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Withdrawal Symptoms Hit Investable Indices

Investors appear to be getting wise to the fact that investable hedge funds are falling down on the job of tracking the industry and are taking their money elsewhere.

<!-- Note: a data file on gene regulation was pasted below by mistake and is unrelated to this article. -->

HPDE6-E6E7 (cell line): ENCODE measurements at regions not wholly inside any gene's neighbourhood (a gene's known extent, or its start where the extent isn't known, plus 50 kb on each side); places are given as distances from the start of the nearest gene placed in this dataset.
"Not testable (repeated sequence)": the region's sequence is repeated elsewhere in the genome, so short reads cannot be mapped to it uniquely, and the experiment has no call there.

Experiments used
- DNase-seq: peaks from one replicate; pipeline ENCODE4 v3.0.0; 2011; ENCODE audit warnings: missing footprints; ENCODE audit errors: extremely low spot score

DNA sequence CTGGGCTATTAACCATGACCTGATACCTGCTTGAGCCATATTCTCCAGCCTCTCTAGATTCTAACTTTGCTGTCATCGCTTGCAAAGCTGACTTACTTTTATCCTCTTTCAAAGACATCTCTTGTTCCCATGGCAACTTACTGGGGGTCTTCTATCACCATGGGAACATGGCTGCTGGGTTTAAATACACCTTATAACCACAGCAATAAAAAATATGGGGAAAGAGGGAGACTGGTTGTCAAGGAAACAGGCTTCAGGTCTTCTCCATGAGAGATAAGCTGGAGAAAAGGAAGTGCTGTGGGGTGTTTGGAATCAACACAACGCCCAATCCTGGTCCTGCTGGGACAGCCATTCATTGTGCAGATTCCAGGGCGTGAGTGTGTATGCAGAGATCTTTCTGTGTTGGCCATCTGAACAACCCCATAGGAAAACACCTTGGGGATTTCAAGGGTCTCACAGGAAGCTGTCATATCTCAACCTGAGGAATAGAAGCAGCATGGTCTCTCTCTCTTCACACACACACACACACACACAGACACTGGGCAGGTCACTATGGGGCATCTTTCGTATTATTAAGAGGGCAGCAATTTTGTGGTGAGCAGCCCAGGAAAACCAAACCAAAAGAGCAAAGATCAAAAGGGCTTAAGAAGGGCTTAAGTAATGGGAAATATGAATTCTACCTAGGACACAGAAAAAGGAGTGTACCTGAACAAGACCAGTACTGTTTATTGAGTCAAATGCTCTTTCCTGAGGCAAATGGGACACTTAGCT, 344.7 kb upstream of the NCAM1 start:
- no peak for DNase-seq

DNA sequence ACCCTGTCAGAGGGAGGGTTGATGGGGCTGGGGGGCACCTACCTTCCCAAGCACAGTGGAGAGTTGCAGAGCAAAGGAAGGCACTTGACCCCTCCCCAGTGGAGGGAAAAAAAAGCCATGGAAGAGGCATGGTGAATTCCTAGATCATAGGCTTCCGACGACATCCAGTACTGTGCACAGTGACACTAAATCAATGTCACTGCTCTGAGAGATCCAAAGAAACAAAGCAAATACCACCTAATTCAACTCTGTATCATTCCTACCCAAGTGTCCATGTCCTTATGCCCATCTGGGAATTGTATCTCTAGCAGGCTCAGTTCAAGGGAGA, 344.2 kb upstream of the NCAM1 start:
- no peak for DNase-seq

Investors appear to be getting wise to the fact that investable hedge funds are falling down on the job of tracking the industry and are taking their money elsewhere. According to The Wall Street Journal, the investable indices that at one time boast $12 billion are dropping; Hedge Fund Research, for example, reportedly has lost 8% of its investable assets so far this year. The reason is that while the indices are supposed to track the HF industry at large, the returns have been somewhat smaller than the benchmark. The main culprits seem to be the composition of the investable indices, which often don't include some of the biggest and best hedge funds because they don't provide info on themselves; the exclusion of funds that are closed to new investments; and funds that haven't been operating for two years - all that skew the results down. How poorly do the investable indices perform? The WSJ reports that the Credit Suisse/Tremont Hedge Fund Index has grown 6.6% since Jan. 1, but its investable counterpart is struggling below 5%; and the MSCI Hedge Fund Composite Index has risen 5.1%, but its investable version stands 2.2 percentage points below that at 2.9%. Despite the discrepancies, investable advocates defend their usefulness. "The hedge fund industry needs a benchmark to compare itself off, and it is more realistic to compare to an index that can be invested in," Lyxor Chairman Alain Dubois told The

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